Second Disclaimer: 
The playwright in question was white. He tried as best as he could figure, as a moneyed white gay man in the mid-1900s, to represent the underrepresented. We therefore assume for the purpose of this essay that any racist ideals he ascribed to were not purposeful or malicious, and that he was not in fact the Grand Wizard of the Ku Klux Klan. There is evidence of a continually evolving racial and cultural understanding in his published and unpublished writing.

Third Disclaimer:
This writer is also white, so ¯\_(ツ)_/¯  

Terrence Howard & James Earl Jones in Cat on a Hot Tin Roof

So How Do We Inject Actors of Color Into Classics?

An oversimplification would be, “you just do”. However, there are some pitfalls when you are faced with two devices: stunt casting and problematic symbolism.

Stunt casting is rarely the actor’s fault. It’s usually a tool by a director or a producer in order to jar audiences into buying tickets. Stunt casting is when an actor is selected not because they’re right or ideal for the role, but because they’re popular, or might be incendiary, or for some other unartistic rationale not rooted in the text. Think of a community theatre production of A Streetcar Named Desire where the local grande dame and president of the Ladies’ Auxiliary at age 45 is selected to play Blanche—or worse, Stella. That’s stunt casting. It’s sin is obliviousness or willfully ignoring the problems it creates.

Symbolism is more nuanced—it’s trickier to sort out when it’s an issue. Sometimes, it’s not. There are plays which don’t use symbolism, in which case, the race of the actors really has no repercussion on the story. Of course, it’s good to be sensitive that the only black character isn’t a villain or a minstrel-type character, or that the only woman isn’t a loose floozy, or that the women don’t talk to one another exclusively about men (see: Bechdel Test, flawed but a point of interest). However, while it’s easy to mistake Williams for a steadfast realist, considering wide-release films and traditional stagings would convince audiences of that misconception, Williams used symbolism. He used symbolism a lot—and often the symbols were bodies onstage.


Problematic symbolism happens when the semiotics are ignored or are socially irresponsible. Semiotics is defined as the study of signs and symbols and their use or interpretation. It is a realm of considerations which must be carefully examined, even if they could be easily overlooked. So: The entire cast is white except for Stanley and the Negro Woman. Even the Mexican woman selling flowers is a white woman (oops!). But then Stanley rapes Blanche, meaning that literally the only black man in the story is a rapist. This is a challenge for the director to work through before making this choice. Here’s why: if there is a dominant social narrative which is supported by the story being told onstage, but which is an unjust narrative, choices should be reconsidered. The dominant social narrative here is that black men are a danger to white women, that they are rapists, ill-bred, crude, and trifling (i.e., they will have sex with you and your pregnant sister, whether you like it or not). Because this is a dominant social narrative for large swaths of the country, the producer either feeds the unjust narrative, or doesnt: it can’t be neither. Stanley as a symbol represents a new world order which is both tender and overpowering, and this gets lost if he literally represents the fear white women have of virile black men.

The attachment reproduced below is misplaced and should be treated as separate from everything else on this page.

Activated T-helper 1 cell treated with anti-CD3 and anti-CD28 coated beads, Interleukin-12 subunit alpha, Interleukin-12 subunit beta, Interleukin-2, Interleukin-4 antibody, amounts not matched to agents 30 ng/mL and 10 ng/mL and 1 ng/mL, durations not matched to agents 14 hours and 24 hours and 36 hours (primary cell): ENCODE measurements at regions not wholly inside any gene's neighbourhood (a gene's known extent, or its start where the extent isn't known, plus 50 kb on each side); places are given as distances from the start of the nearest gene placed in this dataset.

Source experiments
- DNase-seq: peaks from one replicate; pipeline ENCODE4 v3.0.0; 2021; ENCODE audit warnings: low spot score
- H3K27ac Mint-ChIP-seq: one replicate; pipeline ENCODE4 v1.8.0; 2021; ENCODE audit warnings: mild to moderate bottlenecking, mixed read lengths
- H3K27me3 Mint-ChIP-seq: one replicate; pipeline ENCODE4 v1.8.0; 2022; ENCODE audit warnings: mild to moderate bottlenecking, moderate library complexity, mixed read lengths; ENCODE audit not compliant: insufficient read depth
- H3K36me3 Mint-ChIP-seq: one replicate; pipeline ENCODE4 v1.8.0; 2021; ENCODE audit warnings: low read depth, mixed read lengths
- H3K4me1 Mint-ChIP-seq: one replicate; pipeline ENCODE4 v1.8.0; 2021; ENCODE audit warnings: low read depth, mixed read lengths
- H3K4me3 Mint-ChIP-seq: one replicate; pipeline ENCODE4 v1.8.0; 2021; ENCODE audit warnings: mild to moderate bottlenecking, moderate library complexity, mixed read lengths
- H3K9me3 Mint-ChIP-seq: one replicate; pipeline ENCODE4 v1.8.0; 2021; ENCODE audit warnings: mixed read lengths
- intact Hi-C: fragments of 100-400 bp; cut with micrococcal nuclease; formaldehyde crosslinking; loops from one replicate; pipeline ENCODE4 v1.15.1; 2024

So Where Does That Leave The Brilliant Actor I Want To Play Stanley?

Do we just not cast this guy because we’re afraid of the implications of a black male body committing rape? Well, no. This is where color-conscious casting comes into play. Color-conscious casting is not the same as color-blind casting. The latter operates on a defunct assumption that race means nothing to anyone, and that there are no implications of different colored bodies in different spaces. It sounds great, but it doesn’t really function. Even if the person casting decides it’s color-blind, that doesn’t mean that the audience or the actors involved share that color-blindness.